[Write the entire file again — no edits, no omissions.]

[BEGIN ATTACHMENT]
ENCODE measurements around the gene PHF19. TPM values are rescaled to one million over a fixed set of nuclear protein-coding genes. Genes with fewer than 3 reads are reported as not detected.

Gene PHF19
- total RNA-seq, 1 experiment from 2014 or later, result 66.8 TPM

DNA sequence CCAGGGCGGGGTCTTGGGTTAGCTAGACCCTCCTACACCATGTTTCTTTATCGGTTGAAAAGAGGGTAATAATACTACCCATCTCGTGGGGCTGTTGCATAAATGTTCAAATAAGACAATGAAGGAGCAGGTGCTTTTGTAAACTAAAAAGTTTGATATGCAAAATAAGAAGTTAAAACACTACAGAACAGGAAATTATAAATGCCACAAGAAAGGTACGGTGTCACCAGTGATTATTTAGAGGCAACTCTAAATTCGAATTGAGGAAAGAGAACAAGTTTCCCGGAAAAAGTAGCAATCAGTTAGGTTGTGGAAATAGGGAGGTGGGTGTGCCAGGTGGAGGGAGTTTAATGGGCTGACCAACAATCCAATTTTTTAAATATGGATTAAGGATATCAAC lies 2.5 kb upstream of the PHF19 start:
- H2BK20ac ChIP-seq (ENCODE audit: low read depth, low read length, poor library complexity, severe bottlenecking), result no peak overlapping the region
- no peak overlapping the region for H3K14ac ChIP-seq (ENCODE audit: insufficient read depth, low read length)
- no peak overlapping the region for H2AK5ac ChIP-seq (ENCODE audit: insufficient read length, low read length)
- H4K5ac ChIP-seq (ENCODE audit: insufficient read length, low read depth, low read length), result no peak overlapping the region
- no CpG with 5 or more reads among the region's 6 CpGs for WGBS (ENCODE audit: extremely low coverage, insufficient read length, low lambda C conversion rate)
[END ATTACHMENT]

ENCODE measurements around the gene PHF19. TPM values are rescaled to one million over a fixed set of nuclear protein-coding genes. Genes with fewer than 3 reads are reported as not detected.

Gene PHF19
- total RNA-seq, 1 experiment from 2014 or later, result 66.8 TPM

DNA sequence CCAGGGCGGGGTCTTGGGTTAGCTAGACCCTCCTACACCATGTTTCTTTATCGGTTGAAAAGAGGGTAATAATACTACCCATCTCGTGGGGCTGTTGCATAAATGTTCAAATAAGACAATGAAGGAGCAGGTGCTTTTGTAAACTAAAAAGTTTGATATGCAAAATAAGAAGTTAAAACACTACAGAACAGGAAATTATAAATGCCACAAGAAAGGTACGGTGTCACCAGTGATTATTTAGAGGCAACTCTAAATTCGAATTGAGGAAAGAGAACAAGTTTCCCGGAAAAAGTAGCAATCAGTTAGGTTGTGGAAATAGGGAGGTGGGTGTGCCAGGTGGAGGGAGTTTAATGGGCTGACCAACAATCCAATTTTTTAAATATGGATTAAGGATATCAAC lies 2.5 kb upstream of the PHF19 start:
- H2BK20ac ChIP-seq (ENCODE audit: low read depth, low read length, poor library complexity, severe bottlenecking), result no peak overlapping the region
- no peak overlapping the region for H3K14ac ChIP-seq (ENCODE audit: insufficient read depth, low read length)
- no peak overlapping the region for H2AK5ac ChIP-seq (ENCODE audit: insufficient read length, low read length)
- H4K5ac ChIP-seq (ENCODE audit: insufficient read length, low read depth, low read length), result no peak overlapping the region
- no CpG with 5 or more reads among the region's 6 CpGs for WGBS (ENCODE audit: extremely low coverage, insufficient read length, low lambda C conversion rate)